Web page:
The morning of 14/27 May 1905 was misty, causing some in the Russian squadron to hope that they could slip past the Japanese and sail without battle to Vladivostok, where Admiral Birilev waited to take over command of the fleet. But a Russian hospital ship was spotted by a Japanese auxiliary cruiser and Togo's fleet homed in on the shadowing cruiser's reports. Battle was now inevitable.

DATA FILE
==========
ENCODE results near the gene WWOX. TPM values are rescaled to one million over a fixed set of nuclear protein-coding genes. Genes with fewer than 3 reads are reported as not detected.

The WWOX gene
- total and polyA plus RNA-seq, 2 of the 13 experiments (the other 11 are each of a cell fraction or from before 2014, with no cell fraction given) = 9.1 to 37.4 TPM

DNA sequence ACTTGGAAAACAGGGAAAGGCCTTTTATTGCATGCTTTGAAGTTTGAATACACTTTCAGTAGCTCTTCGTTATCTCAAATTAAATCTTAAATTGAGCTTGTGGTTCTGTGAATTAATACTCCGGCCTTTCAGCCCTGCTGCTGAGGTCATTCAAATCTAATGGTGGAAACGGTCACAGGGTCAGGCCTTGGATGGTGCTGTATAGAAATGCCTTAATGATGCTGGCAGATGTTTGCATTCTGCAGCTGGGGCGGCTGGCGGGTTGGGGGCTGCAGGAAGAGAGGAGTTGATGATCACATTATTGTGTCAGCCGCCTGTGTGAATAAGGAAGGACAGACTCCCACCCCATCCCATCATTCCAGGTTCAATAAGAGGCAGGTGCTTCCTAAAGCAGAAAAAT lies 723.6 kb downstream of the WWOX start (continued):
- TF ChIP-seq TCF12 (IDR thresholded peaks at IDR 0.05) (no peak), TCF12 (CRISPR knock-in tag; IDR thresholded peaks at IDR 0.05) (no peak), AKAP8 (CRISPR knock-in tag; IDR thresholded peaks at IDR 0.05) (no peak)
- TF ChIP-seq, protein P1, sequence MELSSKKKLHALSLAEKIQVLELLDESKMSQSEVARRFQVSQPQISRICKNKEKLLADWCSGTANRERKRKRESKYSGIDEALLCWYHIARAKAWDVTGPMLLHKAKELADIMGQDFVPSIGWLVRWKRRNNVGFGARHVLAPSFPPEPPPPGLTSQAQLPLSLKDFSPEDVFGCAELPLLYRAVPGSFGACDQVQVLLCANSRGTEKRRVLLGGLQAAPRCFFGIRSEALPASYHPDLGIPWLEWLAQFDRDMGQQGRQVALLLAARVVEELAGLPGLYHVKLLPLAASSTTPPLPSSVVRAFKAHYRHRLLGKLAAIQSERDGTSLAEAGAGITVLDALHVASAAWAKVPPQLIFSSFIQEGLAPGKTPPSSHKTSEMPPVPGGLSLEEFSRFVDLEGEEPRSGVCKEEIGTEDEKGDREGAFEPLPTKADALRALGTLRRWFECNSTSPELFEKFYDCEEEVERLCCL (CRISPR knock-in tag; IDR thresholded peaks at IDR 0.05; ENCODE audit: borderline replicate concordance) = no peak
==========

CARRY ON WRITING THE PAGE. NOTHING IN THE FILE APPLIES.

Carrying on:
It began about 1:30 PM and lasted until the next morning. It was a battle characterized by Japanese efficiency and Russian mistakes; throughout, however, the Russian officers and sailors fought with great courage, often going down with their ships. Rozhdestvenskii was seriously wounded in the head by a shell fragment as Kniaz' Suvorov was hammered by the guns of several Japanese battleships (confounding Klado's theories that the old, useless ships of Nebogatov's squadron would "attract" Japanese shells that might otherwise be directed at the modern Russian ships). Through the efforts of his chief of staff, K.K. KLAPIERS DE KOLON, Rozhdestvenskii was transferred with most of his staff to the destroyer Buinyi toward evening. By this time the core of the Russian squadron had been annihilated, and Buinyi was already overcrowded with survivors from sunken ships; Rozhdestvenskii and his staff therefore later transferred to the destroyer Bedovyi; it was aboard this ship that he was captured the morning after the battle. Rozhdestvenskii was unconscious at the time, and the decision to surrender seems to have been prompted by his staff, who afterwards claimed that they surrendered so that their commander might sooner receive medical attention.